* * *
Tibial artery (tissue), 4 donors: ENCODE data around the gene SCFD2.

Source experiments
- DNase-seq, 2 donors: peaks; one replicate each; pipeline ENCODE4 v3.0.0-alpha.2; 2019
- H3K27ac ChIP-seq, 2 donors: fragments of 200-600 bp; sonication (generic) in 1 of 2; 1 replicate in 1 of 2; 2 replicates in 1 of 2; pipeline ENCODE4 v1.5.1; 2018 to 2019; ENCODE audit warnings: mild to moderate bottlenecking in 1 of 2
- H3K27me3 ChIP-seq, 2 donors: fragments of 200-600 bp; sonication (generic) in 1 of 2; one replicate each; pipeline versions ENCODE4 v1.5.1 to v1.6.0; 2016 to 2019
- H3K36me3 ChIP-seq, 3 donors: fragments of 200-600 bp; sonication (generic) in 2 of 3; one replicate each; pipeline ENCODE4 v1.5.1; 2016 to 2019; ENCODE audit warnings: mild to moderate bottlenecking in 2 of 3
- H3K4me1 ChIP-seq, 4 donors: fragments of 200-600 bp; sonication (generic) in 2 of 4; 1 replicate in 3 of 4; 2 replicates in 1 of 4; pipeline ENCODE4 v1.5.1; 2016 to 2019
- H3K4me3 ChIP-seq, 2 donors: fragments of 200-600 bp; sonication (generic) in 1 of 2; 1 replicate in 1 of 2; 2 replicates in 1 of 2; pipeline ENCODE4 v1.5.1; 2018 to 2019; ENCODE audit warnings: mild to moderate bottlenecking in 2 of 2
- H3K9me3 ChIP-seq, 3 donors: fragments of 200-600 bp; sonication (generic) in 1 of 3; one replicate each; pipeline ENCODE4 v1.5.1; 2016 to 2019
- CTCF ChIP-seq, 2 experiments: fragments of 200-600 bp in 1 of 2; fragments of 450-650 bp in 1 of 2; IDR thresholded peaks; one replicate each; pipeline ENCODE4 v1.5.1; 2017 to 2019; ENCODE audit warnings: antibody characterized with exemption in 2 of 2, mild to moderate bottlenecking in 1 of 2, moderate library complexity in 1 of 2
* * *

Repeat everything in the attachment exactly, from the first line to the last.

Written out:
Tibial artery (tissue), 4 donors: ENCODE data around the gene SCFD2.

Source experiments
- DNase-seq, 2 donors: peaks; one replicate each; pipeline ENCODE4 v3.0.0-alpha.2; 2019
- H3K27ac ChIP-seq, 2 donors: fragments of 200-600 bp; sonication (generic) in 1 of 2; 1 replicate in 1 of 2; 2 replicates in 1 of 2; pipeline ENCODE4 v1.5.1; 2018 to 2019; ENCODE audit warnings: mild to moderate bottlenecking in 1 of 2
- H3K27me3 ChIP-seq, 2 donors: fragments of 200-600 bp; sonication (generic) in 1 of 2; one replicate each; pipeline versions ENCODE4 v1.5.1 to v1.6.0; 2016 to 2019
- H3K36me3 ChIP-seq, 3 donors: fragments of 200-600 bp; sonication (generic) in 2 of 3; one replicate each; pipeline ENCODE4 v1.5.1; 2016 to 2019; ENCODE audit warnings: mild to moderate bottlenecking in 2 of 3
- H3K4me1 ChIP-seq, 4 donors: fragments of 200-600 bp; sonication (generic) in 2 of 4; 1 replicate in 3 of 4; 2 replicates in 1 of 4; pipeline ENCODE4 v1.5.1; 2016 to 2019
- H3K4me3 ChIP-seq, 2 donors: fragments of 200-600 bp; sonication (generic) in 1 of 2; 1 replicate in 1 of 2; 2 replicates in 1 of 2; pipeline ENCODE4 v1.5.1; 2018 to 2019; ENCODE audit warnings: mild to moderate bottlenecking in 2 of 2
- H3K9me3 ChIP-seq, 3 donors: fragments of 200-600 bp; sonication (generic) in 1 of 3; one replicate each; pipeline ENCODE4 v1.5.1; 2016 to 2019
- CTCF ChIP-seq, 2 experiments: fragments of 200-600 bp in 1 of 2; fragments of 450-650 bp in 1 of 2; IDR thresholded peaks; one replicate each; pipeline ENCODE4 v1.5.1; 2017 to 2019; ENCODE audit warnings: antibody characterized with exemption in 2 of 2, mild to moderate bottlenecking in 1 of 2, moderate library complexity in 1 of 2